Asia-Pacific Power Dynamics: Strategic Implications and Options for India
Seminar on “Asia-Pacific Power Dynamics: Strategic Implications and Options for India”
JRD Tata Auditorum, National Institute of Advanced Studies, March 10, 2014
In the emerging geopolitical discourse today, the Asia-Pacific region has emerged as a major centre of geostrategic interest. Accompanying this change in perception is a change in scope, with strategists not just considering the typical Indian Ocean, but also the western, and sometimes even central Pacific Ocean. The Asia-pacific ranges from East Africa to the western and central Pacific, including Japan and Australia. Asia-Pacific concept reflected a new reality shaped by the rise of China and India, a revitalized Japan, along with the continued primacy of the United States and also signifies the accelerating economic and security connections between the Western Pacific and the Indian Ocean thus creating a single strategic system. There are several reasons for the growing importance of Asia-Pacific region as a geopolitical, geo-economic and geostrategic space today.
First, with all the countries focusing more on the sea and adopting maritime oriented geo-strategies, it becomes evident that seas would continue to remain a vital part of the well-being of many national economies, commerce and security landscapes. This is demonstrated by a growing demand for resources—both living and non-living, expanding maritime trade, rising maritime boundary disputes and political tensions. Second, the region’s strategic and economic significance has also been growing exponentially. Especially with the rise of Asian powers like China and India, trade has surged. In fact, Asia-Pacific in a sense is all about the growing centrality of these two emerging powers to global geopolitics. Incidentally, the Asia-Pacific incorporates some of the busiest sea lanes in the world and has important choke points. Undoubtedly, the rising energy and investment flows along with above factors make Asia Pacific an important area to examine and study the developments of strategic relations and power dynamics.
Finally, the growing economic and military power of China has unsettled many regional countries prompting them to encourage other major regional and external powers to engage in the region. Many are apprehensive that their political and strategic interests may be under threat with the rise of powerful China and its assertive maritime behaviour. It is in fact these concerns that have aided in advancing the concept of ‘Asia-Pacific’ and ‘Indo-Pacific’, which is evident with the U.S. pivot to Asia and the direct mention and discussion in Australia’s Defence White Paper (2013). Incidentally, the Prime Minister Manmohan Singh too referred this terminology last December 2012, when he moved to enhance India’s relations with ASEAN.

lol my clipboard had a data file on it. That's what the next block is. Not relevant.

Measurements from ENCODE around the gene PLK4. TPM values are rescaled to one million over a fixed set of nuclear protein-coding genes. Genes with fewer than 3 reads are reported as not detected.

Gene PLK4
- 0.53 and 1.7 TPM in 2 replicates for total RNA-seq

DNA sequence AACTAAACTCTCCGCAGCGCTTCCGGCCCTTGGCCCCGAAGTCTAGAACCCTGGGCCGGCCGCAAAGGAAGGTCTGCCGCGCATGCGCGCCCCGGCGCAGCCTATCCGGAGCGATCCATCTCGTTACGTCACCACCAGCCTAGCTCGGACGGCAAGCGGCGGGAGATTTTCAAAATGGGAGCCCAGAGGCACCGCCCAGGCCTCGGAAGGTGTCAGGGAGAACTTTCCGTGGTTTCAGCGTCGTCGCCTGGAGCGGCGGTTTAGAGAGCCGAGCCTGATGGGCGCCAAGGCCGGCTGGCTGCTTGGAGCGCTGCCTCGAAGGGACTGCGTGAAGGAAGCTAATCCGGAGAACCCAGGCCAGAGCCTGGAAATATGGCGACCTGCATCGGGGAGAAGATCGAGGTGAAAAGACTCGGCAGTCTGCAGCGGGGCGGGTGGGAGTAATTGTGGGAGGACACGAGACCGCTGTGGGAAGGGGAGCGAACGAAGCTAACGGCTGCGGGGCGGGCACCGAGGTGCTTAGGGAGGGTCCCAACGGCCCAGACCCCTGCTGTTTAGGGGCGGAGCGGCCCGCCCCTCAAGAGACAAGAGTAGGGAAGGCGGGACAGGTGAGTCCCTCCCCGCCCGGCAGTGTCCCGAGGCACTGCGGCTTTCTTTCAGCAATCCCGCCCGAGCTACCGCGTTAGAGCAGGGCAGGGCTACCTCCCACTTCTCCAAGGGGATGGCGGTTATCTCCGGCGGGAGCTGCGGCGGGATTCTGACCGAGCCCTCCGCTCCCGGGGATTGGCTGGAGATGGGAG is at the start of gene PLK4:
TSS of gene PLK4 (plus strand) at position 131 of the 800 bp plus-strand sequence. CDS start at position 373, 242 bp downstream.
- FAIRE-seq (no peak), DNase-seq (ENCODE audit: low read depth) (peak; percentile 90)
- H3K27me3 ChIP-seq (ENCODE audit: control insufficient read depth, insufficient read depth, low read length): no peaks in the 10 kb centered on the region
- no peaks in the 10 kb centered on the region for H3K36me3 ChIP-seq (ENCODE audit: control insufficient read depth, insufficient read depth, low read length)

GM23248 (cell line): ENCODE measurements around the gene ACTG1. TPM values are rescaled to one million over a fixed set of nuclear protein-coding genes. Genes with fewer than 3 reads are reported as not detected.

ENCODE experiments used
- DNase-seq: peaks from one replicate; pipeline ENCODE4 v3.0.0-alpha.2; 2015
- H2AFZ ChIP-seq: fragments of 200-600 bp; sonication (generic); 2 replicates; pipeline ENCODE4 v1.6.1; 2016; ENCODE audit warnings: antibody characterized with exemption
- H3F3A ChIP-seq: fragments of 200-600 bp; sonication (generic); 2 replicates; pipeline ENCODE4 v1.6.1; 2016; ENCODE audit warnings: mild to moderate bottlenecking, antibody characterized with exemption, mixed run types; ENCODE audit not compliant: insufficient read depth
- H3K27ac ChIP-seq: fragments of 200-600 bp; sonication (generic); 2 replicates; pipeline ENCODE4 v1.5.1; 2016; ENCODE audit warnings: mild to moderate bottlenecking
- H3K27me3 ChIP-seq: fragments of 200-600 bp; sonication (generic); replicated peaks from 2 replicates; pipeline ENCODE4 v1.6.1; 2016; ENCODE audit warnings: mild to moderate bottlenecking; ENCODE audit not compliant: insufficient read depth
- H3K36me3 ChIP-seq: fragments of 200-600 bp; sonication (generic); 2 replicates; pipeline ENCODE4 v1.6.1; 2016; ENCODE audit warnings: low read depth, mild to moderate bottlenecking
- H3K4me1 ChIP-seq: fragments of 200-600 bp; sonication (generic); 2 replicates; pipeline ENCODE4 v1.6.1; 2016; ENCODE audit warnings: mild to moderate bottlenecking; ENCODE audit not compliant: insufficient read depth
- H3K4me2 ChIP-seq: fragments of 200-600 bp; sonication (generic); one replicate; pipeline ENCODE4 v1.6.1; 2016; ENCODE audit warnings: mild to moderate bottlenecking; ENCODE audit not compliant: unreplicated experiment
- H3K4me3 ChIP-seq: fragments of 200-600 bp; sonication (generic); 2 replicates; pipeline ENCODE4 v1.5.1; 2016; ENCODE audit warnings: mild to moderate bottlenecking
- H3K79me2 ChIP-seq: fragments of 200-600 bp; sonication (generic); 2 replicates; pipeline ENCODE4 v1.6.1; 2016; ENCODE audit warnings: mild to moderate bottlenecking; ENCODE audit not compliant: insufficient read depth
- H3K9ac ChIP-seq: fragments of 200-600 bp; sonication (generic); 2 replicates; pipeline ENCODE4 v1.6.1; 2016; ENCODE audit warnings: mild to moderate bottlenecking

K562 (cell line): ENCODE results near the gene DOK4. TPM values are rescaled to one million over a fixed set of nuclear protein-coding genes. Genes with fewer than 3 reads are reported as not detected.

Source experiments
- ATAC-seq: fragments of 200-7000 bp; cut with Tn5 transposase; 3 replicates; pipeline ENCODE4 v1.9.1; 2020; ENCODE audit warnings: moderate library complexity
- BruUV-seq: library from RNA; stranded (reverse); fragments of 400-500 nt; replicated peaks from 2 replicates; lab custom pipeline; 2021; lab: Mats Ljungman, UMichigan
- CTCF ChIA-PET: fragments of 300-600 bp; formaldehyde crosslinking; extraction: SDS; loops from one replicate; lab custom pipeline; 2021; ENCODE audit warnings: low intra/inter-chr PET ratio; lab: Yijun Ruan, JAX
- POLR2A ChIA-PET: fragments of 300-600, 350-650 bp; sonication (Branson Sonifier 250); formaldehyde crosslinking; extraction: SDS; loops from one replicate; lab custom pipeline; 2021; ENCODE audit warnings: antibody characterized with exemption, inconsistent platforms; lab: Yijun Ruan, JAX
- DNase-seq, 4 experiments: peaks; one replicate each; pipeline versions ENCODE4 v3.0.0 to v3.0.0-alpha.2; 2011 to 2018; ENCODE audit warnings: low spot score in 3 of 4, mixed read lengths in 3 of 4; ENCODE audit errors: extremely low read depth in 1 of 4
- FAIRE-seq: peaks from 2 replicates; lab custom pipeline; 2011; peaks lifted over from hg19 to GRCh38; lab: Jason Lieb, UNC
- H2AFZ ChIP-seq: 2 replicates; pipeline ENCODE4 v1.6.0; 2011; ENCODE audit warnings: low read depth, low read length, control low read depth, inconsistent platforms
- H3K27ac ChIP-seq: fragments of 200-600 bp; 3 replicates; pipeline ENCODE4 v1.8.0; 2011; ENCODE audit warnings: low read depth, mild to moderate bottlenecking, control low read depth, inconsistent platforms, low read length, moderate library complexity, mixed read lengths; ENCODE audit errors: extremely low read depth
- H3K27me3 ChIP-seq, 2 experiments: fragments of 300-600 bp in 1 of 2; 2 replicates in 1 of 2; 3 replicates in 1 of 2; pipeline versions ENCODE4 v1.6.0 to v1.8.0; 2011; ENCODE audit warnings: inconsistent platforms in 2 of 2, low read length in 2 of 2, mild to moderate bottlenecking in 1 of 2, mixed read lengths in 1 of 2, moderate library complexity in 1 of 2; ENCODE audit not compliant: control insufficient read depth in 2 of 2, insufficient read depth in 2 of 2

In this context, the important questions are what is India’s role in the changing geopolitical power dynamics in Asia-Pacific region? And where does India stand in the emerging systems of alliances formation? Asian countries vary in the extent to which they seek to formalize Asia-Pacific alliances. While it is expected that the U.S., Japan and Australia would be more proactive in seeking formal arrangements, India is likely to be less willing, albeit still keen to work with other countries in the region to ensure peace and stability. For New Delhi, a degree of ambiguity and equivocality serves its interests in the region. Perhaps any direct and vocal engagement with one group will not only run the risk of antagonising China; but it will also diminish the freedom of action that India associates with its non-alignment policy. Its hesitancy notwithstanding, India may invariably find itself a part of this collective security framework, within which it will need to work with countries such as the U.S., Japan and Australia. Notably, the US pivot to Asia entails a strategic realignment that would accord an important role to India and the Asia-Pacific in the near future. But undoubtedly India is an important stakeholder in the Asia-Pacific region and as a responsible actor, it will have to employ some astute diplomacy by demonstrating that it can work equally well with China given the latter’s respect for Indian concerns.
It is in this context that the International Strategic and Security Studies (ISSSP), National Institute of Advanced Studies (NIAS), Bangalore, is organising the above seminar. We hope the seminar will facilitate a debate on the concept of Indo-Pacific region, the emerging strategic trends in the region and ramifications in policy formulations among a number of Indian Ocean and Pacific Ocean countries, particularly India and its relevance for regional stability and security. The conference aims to bring together scholars, experts and analysts to deliberate on the issues related to the Asia-Pacific region and the complex relationship matrix among the relevant countries. The conference will be divided into four sessions.